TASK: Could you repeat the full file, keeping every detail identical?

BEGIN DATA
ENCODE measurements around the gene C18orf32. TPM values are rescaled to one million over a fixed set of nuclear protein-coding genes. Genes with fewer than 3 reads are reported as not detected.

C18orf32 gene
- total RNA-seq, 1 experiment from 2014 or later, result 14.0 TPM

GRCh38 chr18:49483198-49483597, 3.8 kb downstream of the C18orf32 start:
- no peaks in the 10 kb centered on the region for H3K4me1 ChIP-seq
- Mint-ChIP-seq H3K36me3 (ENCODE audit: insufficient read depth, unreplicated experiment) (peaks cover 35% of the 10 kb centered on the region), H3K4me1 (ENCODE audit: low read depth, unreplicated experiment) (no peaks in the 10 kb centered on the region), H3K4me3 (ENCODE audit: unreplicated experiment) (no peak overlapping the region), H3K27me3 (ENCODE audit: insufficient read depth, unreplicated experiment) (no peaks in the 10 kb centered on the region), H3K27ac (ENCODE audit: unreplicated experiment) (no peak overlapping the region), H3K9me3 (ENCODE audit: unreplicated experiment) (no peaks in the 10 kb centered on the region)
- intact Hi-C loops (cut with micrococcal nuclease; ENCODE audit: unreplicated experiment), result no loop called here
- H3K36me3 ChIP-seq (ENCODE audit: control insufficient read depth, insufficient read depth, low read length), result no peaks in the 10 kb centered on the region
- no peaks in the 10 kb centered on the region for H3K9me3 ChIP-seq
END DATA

ENCODE measurements around the gene C18orf32. TPM values are rescaled to one million over a fixed set of nuclear protein-coding genes. Genes with fewer than 3 reads are reported as not detected.

C18orf32 gene
- total RNA-seq, 1 experiment from 2014 or later, result 14.0 TPM

GRCh38 chr18:49483198-49483597, 3.8 kb downstream of the C18orf32 start:
- no peaks in the 10 kb centered on the region for H3K4me1 ChIP-seq
- Mint-ChIP-seq H3K36me3 (ENCODE audit: insufficient read depth, unreplicated experiment) (peaks cover 35% of the 10 kb centered on the region), H3K4me1 (ENCODE audit: low read depth, unreplicated experiment) (no peaks in the 10 kb centered on the region), H3K4me3 (ENCODE audit: unreplicated experiment) (no peak overlapping the region), H3K27me3 (ENCODE audit: insufficient read depth, unreplicated experiment) (no peaks in the 10 kb centered on the region), H3K27ac (ENCODE audit: unreplicated experiment) (no peak overlapping the region), H3K9me3 (ENCODE audit: unreplicated experiment) (no peaks in the 10 kb centered on the region)
- intact Hi-C loops (cut with micrococcal nuclease; ENCODE audit: unreplicated experiment), result no loop called here
- H3K36me3 ChIP-seq (ENCODE audit: control insufficient read depth, insufficient read depth, low read length), result no peaks in the 10 kb centered on the region
- no peaks in the 10 kb centered on the region for H3K9me3 ChIP-seq